Even the assumingly thick boyfriend of Christina’s cousin can grow—from a man who places grilled chicken on the same platter as the uncooked pieces—to a curious conversationalist regarding mutated bacteria.

“Mutated?”

“Not exactly. More like, they learned a new skill from some friends.”

“We’re talking about itty bity microbes here, right?” Mickey said.

 “We are, but even bacteria have ways of sharing information. The information is in the form of genetic material. Bacteria can actually give some of their DNA to each other in a process called horizontal gene transfer. It happens in the wild. Last night I found DNA in my Syntrophus that wasn’t there before. The new DNA codes for aerobic survival.”

Don’t worry. Aerobic is explained, but not pendantically. The story will show you what it is. 


File:Hieronymus Bosch - The Garden of Earthly Delights - Prado in Google Earth-x4-y1.jpg
A section of Hieronymus Bosch's dark and
disturbing work;from Wikipedia
Also well placed within the story are details of microbiology experiments, details of what bioremediation is, description of bacterial predators, growth of microorganisms, PCR, and DNA hybridization and ELISA analysis, lateral genetic transfer…whew! It is not, however, written with the PhD in mind. It truly is written for all readers from high school on up (some middle schoolers may enjoy it too). Humor and references to children’s songs and stories and to artwork (nod to Hieronymus Bosch) added interest as well.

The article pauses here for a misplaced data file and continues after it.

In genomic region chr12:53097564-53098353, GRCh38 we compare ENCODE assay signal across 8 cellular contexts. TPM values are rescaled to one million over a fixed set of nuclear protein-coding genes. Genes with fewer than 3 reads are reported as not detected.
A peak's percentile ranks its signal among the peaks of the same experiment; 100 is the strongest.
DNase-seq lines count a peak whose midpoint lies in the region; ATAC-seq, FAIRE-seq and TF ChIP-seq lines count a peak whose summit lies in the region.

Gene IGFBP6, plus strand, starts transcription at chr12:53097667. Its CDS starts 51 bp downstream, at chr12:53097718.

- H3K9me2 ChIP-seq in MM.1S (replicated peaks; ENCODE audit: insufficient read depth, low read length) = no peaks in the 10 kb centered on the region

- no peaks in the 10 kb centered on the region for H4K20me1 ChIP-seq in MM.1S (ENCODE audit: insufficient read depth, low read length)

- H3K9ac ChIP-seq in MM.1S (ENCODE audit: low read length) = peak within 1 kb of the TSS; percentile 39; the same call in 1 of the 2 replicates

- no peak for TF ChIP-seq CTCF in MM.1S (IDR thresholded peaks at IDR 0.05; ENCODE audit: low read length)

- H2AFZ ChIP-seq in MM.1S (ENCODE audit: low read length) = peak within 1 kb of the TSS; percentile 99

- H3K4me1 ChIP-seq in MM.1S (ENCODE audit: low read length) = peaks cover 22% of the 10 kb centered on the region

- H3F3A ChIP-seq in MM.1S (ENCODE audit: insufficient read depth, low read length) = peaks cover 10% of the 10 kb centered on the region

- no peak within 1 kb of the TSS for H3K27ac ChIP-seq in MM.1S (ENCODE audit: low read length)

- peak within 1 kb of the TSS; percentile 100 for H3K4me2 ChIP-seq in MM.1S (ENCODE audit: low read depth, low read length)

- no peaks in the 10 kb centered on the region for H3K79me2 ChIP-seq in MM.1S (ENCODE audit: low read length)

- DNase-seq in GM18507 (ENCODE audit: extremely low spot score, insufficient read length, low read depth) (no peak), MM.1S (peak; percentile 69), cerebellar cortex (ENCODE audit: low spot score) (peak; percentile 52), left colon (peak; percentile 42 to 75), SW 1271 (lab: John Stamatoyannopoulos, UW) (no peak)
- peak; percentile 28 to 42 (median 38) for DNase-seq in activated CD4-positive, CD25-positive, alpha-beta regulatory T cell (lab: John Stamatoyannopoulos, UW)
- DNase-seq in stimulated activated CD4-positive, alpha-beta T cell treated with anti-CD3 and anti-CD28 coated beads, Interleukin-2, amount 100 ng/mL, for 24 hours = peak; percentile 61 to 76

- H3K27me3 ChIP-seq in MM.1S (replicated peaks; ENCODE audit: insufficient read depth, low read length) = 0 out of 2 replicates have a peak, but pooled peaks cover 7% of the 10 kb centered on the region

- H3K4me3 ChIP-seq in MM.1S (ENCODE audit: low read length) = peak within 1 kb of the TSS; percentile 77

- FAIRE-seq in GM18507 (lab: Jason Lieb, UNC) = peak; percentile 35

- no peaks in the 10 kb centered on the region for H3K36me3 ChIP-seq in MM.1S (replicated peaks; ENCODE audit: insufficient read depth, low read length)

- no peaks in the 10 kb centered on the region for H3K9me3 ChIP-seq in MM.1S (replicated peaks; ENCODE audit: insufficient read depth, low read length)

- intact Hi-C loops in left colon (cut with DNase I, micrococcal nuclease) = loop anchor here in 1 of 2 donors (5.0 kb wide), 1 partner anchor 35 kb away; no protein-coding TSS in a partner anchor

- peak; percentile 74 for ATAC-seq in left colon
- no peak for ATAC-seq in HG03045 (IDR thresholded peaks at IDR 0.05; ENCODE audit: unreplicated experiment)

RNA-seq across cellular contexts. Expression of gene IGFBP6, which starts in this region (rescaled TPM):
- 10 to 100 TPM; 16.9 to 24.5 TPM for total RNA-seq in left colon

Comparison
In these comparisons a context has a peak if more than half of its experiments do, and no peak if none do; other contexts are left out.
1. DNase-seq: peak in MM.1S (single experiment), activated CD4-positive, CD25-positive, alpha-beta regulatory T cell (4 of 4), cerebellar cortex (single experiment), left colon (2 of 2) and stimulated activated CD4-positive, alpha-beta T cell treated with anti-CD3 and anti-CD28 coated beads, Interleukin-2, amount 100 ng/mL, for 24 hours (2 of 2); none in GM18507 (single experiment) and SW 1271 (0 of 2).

For the curious-minded who wish to learn more, end notes on various topics (i.e. collapsitarianism and lateral gene transfer) are provided. This is where Dr. Rogers explains how the real science was used in the story.

In short, the science of the book holds high honors, channeling the work of Craig Venter and numerous bioremediation scientists. Petroplague explores what happens when the products of great and interesting science get into the wrong hands of ecoterrorists (and a greedy businessman).

I think Petroplague and the idea behind it is fantastic. And it can now sit on your bookshelf, or occupy space on your favorite ereader. 

2 comments:

  1. I read "Petroplague" a couple of months ago and it was a page-turner. Science and fiction are well balanced, and any 'geeky' stuff is well explained, so that the story will be intriguing even for readers who don't know much about microbes.

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  2. I'm glad you enjoyed it too, and thanks for reading the review and sharing with others. I'm looking forward to her next WIP.